This section is from the book "The Gardener's Monthly And Horticulturist V23", by Thomas Meehan. See also: Four-Season Harvest: Organic Vegetables from Your Home Garden All Year Long.
A beautiful orchid from Guatemala, of easy culture. The flowers are produced on spikes from the top of the bulbs, as many as six and eight flowers being produced on single spikes, if the plant is strong and vigorous. It is best grown in pots, with plenty of drainage, in fact the pot should be about two-thirds filled with potsherds, and a good layer of sphagnum moss cover the whole, to prevent any dirt from choking up the drainage. Peat, with a few pieces of charcoal mixed, is the soil I have found these plants to succeed best in; the peat broken in pieces about the size of pigeons' eggs and a good sprinkling of sand mixed with it. The plant is best raised well above the edge of the pot, and not too much water given at any time, as any approach to stagnant soil is apt to rot the roots and bulbs. It requires a good high temperature when making its growth, but when at rest and when its flowers are open a cooler and drier place is more suitable for it.
What a most beautiful genus of plants is Cattleya, some of the species being remarkably fine! What can equal some of the varieties of Mossiae, and what a number of varieties there are in the species, from pure white to the brightest rose color? It should be oftener seen in collections than it is, being suitable for growing with a general collection of plants, and of as easy culture as some of the finer kinds of roses, which every body thinks he or she can grow.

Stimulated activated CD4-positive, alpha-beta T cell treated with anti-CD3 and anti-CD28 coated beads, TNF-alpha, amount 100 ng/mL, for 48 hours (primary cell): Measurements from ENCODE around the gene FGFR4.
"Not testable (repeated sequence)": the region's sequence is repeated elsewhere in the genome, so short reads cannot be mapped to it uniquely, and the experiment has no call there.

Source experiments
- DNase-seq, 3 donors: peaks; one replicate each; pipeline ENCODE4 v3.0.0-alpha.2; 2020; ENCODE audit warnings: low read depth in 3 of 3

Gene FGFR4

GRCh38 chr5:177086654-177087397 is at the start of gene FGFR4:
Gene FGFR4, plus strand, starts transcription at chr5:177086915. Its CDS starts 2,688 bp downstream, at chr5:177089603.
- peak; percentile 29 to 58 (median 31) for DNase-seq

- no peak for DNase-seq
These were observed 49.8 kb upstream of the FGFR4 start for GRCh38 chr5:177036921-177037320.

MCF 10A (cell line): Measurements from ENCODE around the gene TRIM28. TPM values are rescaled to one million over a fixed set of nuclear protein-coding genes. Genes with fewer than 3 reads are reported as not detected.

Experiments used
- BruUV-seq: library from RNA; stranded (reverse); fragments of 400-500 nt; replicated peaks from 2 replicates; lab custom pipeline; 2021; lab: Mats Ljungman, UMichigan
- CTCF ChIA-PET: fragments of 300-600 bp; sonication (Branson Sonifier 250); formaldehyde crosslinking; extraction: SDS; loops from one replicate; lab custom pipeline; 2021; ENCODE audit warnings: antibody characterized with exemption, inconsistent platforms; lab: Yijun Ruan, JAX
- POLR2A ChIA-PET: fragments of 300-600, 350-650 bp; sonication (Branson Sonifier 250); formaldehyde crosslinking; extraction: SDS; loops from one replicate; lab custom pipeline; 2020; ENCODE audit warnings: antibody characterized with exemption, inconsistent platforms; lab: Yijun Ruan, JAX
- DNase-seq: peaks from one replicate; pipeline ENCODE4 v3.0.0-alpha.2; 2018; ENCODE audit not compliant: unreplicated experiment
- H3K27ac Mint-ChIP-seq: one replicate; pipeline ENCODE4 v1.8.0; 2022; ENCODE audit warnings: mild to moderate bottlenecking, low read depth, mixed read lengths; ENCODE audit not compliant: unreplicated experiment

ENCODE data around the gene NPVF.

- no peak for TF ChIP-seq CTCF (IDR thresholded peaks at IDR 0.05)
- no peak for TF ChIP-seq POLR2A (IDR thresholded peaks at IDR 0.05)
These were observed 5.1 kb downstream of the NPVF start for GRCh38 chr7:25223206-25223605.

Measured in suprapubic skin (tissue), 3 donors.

A subscriber asks: "Will some of the readers of the Monthly be so good as to give a few hints as to the treatment of Cattleya Skinnerii ?"
Some one has asked for information on this Cattleya. C. Skinnerii wants more heat than any other Cattleya except C. superba and C. Dowiana. When I first commenced to grow C. Skinnerii, I found it placed in some catalogues as a cool, and in others as an intermediate orchid, and under this treatment I never bloomed them. Now, as soon as they commence to grow I put them in a moist, high temperature. They should be near the light, so as not to get too spindling. To bloom they must be grown very strong. When they have made their full growth, and begin to show the spathes, which will be in August, they must be put in a cooler and drier place to harden the bulbs. They make the flower spathes often six months before they bloom. These spathes sometimes get dry, and the flowers become abortive. It is necessary to split open the spathe to give the flowers a chance to get out. I find they do well with me in pots, the whole plant elevated well up. I have had as many as nine flowers on a spike. They can be forced quite easily.
I will have a plant in bloom by February 20th, others not until late in April. There is a white variety, but it is rare.
I think if collectors would be more particular to give us full description of the houses of orchids, it would help us very much. Guatemala may mean a heat of from 75° to 100° on the coast, or 40° to 75° on the uplands.